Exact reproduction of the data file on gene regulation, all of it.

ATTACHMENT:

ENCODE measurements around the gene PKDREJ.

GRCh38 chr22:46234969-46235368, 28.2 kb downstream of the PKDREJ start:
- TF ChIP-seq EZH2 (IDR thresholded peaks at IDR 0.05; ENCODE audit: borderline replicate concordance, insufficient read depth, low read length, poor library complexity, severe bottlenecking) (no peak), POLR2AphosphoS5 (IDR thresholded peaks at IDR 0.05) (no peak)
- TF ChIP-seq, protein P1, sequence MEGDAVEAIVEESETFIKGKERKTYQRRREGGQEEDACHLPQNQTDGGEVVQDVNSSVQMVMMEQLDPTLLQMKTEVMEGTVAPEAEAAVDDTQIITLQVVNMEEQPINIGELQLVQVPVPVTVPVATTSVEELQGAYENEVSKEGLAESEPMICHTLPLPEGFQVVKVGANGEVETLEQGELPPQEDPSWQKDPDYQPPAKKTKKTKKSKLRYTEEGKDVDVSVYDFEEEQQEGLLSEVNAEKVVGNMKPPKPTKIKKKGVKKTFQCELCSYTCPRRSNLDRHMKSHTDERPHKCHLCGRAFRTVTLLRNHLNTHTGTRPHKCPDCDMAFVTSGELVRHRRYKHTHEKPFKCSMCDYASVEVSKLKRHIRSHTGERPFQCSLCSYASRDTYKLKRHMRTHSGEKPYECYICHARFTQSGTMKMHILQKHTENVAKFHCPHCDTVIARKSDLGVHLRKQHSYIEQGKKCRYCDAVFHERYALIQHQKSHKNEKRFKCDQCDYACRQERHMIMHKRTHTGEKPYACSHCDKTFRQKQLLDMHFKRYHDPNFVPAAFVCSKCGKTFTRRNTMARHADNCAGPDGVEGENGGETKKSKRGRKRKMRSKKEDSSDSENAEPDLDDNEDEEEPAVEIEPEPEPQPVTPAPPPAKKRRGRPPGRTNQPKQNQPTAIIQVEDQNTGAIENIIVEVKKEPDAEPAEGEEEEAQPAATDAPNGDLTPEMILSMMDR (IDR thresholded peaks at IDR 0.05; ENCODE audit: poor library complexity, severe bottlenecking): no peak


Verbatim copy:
ENCODE measurements around the gene PKDREJ.

GRCh38 chr22:46234969-46235368, 28.2 kb downstream of the PKDREJ start:
- TF ChIP-seq EZH2 (IDR thresholded peaks at IDR 0.05; ENCODE audit: borderline replicate concordance, insufficient read depth, low read length, poor library complexity, severe bottlenecking) (no peak), POLR2AphosphoS5 (IDR thresholded peaks at IDR 0.05) (no peak)
- TF ChIP-seq, protein P1, sequence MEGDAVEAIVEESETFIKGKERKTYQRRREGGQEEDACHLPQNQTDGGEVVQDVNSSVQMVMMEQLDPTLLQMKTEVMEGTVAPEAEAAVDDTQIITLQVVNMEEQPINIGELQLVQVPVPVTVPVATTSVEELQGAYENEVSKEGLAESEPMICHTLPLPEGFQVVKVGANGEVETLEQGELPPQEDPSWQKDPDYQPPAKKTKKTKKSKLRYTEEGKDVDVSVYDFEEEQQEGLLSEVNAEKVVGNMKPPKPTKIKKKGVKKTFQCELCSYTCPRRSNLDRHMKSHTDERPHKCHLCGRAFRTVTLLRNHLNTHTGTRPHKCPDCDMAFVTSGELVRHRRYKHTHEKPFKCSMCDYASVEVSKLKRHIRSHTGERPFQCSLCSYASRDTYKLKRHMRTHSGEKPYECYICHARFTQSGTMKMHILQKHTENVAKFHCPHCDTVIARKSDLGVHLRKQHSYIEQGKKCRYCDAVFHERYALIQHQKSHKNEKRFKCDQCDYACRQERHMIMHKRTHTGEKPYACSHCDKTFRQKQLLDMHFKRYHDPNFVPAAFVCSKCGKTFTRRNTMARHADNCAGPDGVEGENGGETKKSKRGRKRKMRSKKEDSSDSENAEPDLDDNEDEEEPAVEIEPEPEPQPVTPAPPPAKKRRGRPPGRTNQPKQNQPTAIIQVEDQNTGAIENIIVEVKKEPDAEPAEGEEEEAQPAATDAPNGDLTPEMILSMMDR (IDR thresholded peaks at IDR 0.05; ENCODE audit: poor library complexity, severe bottlenecking): no peak